Mastodon, a decentralized microblogging platform, has become a popular alternative for Twitter users looking to leave after Elon Musk’s takeover of the social media app. But some early Mastodon adoptees said they’re still unsure whether they want to stick with it.
The platform’s founder, Eugen Rochko, said Monday that Mastodon has more than 1 million active users.
Still, the platform, which launched in 2016, has its issues, according to a handful of its newer users.
A spokesperson for Mastodon did not immediately respond to a request for comment on Tuesday.
On Wednesday, the platform tweeted a link to a two-minute YouTube video breaking down questions like: “What is Mastodon? How does it work? Why do I need to choose a server? What advantages are there to using it?”
Rob Schäfer, a military historian, said he stopped using Mastodon after 15 minutes.
“I write all day, I do a large amount of research and so on; I can’t spend hours learning to handle a simple social media app,” said Schäfer, who described Mastodon as “clunky” and “unusable.”
Mastodon, which is not just one website, is decentralized — meaning the service is not controlled by a single entity. It’s made up of numerous servers, which are run by individual administrators and often center around specific topics. Server administrators and moderators create their own rules and policies for their members to follow.
The platform operates in a similar way to email in that a member of one Mastodon website can interact with a member of another, just as if an Outlook user messaged a Gmail user. “You can mention or message anyone on any website using their address,” Mastodon says on its website.
It also has replies, retweets (called “boosts”), favorites, direct messages, bookmarks and hashtags. Users can only search by hashtag.
Critics who have tested out Mastodon said they believe the way it is set up makes it harder to find others.
“The platform is far more complicated to use than Twitter, and having different servers rather than one timeline is not ideal,” German Palestinian filmmaker and activist Lexi Alexander said. “I think there is a way to have your posts be seen by everybody, as well as see all the posts from everybody on Mastodon. But if nobody understands how to do that … it doesn’t really matter.”
The lack of exposure poses a particular problem for activists who rely on Twitter to get their messaging out to a broader audience, Alexander said.
“For all activists, it’s the exposure that matters,” she said. “We are trying to make people aware of urgent issues, so a restrictive, hard-to-use platform that separates different groups for different interests will never be an optimal platform for activism.”
I can’t spend hours learning to handle a simple social media app.
Rob Schäfer, short-term Mastodon user
There has also been a mixed reaction from some users toward Mastodon’s content moderation culture.
On one hand, Mastodon’s policies appear to make the service safer than Twitter, according to some, especially since Musk has suggested Twitter may eventually have looser rules over what people can say on the platform.
“Shilling for #Mastodon — one thing I love is that it supports tagging posts with CW (Content Warning), and thus hide the post under a short description. And the culture on Mastodon (at least on my instance) is to mark & hide posts that are triggering — e.g., politics,” one new Mastodon user tweeted.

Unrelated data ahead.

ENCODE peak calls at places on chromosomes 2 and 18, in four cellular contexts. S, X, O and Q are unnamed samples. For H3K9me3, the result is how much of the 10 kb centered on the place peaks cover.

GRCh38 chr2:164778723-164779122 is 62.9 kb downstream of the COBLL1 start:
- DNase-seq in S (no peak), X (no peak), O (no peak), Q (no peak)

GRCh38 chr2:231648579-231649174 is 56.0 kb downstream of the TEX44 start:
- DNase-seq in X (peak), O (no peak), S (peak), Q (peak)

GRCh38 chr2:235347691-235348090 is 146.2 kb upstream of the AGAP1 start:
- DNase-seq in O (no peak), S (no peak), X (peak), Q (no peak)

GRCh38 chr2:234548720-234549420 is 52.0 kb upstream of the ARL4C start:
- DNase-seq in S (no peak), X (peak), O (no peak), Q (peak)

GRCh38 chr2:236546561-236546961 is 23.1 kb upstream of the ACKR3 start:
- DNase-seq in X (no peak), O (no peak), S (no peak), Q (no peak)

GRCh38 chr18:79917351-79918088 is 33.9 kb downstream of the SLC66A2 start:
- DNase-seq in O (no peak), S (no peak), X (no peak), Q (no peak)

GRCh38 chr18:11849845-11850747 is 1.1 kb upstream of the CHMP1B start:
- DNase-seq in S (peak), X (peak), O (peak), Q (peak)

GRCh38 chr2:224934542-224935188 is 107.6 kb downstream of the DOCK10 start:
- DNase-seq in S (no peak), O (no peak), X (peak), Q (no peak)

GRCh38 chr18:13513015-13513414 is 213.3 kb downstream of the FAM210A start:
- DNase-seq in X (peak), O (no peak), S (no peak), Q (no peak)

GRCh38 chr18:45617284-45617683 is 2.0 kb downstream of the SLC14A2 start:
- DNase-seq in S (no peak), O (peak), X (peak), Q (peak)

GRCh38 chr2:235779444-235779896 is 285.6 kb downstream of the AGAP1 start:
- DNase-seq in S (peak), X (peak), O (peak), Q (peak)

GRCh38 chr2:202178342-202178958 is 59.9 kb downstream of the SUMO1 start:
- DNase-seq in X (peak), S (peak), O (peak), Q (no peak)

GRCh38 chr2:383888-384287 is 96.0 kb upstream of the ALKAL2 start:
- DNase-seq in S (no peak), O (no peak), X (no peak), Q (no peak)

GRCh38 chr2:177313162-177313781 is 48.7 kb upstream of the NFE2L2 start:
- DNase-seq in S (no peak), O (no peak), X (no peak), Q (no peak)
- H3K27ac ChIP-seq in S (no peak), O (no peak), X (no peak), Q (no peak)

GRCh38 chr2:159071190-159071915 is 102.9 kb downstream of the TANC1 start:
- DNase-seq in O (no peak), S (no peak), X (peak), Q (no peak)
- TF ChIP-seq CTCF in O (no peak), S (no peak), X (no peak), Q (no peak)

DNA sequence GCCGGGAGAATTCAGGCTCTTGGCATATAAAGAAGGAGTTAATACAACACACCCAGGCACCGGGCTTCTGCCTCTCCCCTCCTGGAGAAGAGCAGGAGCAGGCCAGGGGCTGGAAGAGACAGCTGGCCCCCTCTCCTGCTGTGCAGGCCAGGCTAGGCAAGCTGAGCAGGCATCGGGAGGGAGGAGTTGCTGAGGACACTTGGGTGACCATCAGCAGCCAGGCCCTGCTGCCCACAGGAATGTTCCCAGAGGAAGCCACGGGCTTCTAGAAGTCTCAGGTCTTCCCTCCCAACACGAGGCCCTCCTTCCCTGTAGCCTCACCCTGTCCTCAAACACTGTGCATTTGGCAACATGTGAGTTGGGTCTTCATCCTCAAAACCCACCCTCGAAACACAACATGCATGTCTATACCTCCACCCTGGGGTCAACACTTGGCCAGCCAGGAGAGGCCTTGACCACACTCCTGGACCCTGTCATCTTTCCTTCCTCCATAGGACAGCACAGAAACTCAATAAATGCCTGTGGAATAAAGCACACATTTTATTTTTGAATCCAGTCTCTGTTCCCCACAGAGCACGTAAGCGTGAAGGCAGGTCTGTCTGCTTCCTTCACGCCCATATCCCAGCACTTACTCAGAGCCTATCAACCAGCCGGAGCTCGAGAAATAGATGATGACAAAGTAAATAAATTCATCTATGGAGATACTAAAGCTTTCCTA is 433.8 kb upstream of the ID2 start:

In an interview with Time, Mastodon’s founder said the service, through its brand messaging and stance against hate speech, has attracted moderators and users with similar values.
“You can have communities that have much stricter rules than Twitter has,” Rochko told the outlet. “And in practice, a lot of them are [stricter]. And this is part of where, again, the technology intersects with guidance or leadership from Mastodon the company. I think that, through the way that we communicate publicly, we have avoided attracting a crowd of the kind of people who you would find on Parler or Gab, or whatever other internet hate forums.”
But there are those who said they feel the individual servers’ content warnings are almost too strict.
The aus.social Mastodon, for instance, has a server guideline asking users to “hide contentious posts” behind content warnings (or “CW”) including those pertaining to politics, religion and advertising.
A few people claimed on Twitter that they were scolded for posting about politics on Mastodon without a content warning.
“I totally get that people on Mastodon want to be able to filter out depressing stuff, but I also apparently need to CW 99% of what I actually want to talk about which seems less than ideal,” one user said in a tweet.
Robert Argento, a data analyst who tweeted about his experiences so far on the platform, said that in a “progressive” political server he joined, users appeared to be discouraged from criticizing Democrats on the server.
Argento said he recognizes that moderators are trying to avoid fighting within their servers. However, he said he believes an average Twitter user would find Mastodon’s moderators suppressive.
“My worry is I don’t think Twitter users, who are used to speech actually being mostly free already (despite the rhetoric from the right), fully understand that most Mastodon servers do believe in limits on what you can say, and the way you can say it,” he said.
Whether the platform will remain a popular escape from Twitter remains to be seen.
“A big part of me really hopes that it sticks,” said Mike Rose, who compiled a Twitter thread to share tips on how people can more easily join Mastodon. “But it all depends on whether enough people move over.”